Yesh, I think you're right. It's just that interference engines breather better, so manufacturers that want to see good mileage by using small displacement but don't want to get beat out in the hp wars use 'em to boost output.
That's the problem, the engine can really crank out some power from 4000-6750 RPM (even with the automatic) -- so, with that ability, FE has to take a hit down low as well.

I asked my wife (the original owner) and she states that the valves have never been adjusted, just routine maintenance. So...once the valves are back into spec, is it reasonable to assume a change in FE (please say for the better ).

I'm getting bolder with doing my own repairs, so I usually like to ask what I'm getting into here. Gary did an excellent job of explaining the process, which is nearly identical to the shop manual.

I suppose that a new valve cover gasket and proper torque/sequence of replacing the cover bolts is expected. Otherwise it sounds straightforward to rotate the crank around and get the valves lined-up for adjustment. The oil needs changed anyway, so I assume that would probably be required as well, for good procedure.

Is this on par with say, replacing a brake caliper assembly, but perhaps more time consuming with the time taken on each valve???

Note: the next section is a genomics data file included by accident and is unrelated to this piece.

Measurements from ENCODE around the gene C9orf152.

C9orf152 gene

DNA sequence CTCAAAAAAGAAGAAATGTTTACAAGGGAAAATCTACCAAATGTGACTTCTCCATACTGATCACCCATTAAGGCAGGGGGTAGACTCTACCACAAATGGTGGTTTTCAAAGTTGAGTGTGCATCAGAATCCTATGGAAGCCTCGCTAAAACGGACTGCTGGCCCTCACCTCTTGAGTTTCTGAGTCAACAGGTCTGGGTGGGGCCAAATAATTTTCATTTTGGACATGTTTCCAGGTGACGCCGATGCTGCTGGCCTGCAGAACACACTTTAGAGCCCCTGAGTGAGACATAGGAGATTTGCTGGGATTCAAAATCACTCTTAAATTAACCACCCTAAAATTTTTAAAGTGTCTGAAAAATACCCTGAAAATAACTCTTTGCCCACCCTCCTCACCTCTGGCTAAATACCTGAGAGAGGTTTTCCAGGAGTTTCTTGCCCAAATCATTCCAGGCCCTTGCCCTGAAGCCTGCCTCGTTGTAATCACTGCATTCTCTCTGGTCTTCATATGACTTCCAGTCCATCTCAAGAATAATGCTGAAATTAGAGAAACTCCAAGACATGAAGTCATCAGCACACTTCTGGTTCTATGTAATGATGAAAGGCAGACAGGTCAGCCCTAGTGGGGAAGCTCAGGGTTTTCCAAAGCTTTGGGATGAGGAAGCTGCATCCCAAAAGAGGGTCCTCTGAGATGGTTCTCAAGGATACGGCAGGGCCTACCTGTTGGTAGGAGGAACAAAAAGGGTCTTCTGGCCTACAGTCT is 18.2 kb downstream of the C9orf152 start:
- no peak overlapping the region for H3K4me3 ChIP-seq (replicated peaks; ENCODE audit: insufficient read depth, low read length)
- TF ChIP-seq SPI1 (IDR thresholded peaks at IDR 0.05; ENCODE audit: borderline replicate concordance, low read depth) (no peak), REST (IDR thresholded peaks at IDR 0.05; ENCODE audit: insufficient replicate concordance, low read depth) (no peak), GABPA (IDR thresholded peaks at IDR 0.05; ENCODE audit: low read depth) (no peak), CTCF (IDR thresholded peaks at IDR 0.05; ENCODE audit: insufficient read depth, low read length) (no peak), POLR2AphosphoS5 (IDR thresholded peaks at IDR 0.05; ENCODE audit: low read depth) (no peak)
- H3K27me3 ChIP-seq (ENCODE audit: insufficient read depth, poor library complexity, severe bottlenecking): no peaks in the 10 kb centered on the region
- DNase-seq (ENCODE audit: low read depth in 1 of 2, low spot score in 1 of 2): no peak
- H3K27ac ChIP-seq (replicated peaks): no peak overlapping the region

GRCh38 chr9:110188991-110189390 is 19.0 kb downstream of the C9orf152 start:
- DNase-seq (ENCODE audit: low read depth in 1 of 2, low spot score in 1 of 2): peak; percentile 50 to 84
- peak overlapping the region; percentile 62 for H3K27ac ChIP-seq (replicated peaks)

Thanks again...

-RH77
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Old 03-02-2007, 06:01 AM   #15
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It's a simple process, the hard part is getting just the right "feel" with the feeler gauge. You'll find you can get the correct feel during the adjustment but it changes as you tighten the adjustment lock nut. You'll have to anticipate that change during the adjustment so that when the lock nut is tightened, the gap is correct. This will make more sense when you do it. Not sure of your specific engine but my Civic requires that the engine be cold before doing the valves. I usually do my adjustments on Saturday or Sunday morning before starting the car.

-- Scott
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Old 03-02-2007, 06:07 AM   #16
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...good to know

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Originally Posted by scostanz View Post
It's a simple process, the hard part is getting just the right "feel" with the feeler gauge. You'll find you can get the correct feel during the adjustment but it changes as you tighten the adjustment lock nut. You'll have to anticipate that change during the adjustment so that when the lock nut is tightened, the gap is correct. This will make more sense when you do it. Not sure of your specific engine but my Civic requires that the engine be cold before doing the valves. I usually do my adjustments on Saturday or Sunday morning before starting the car.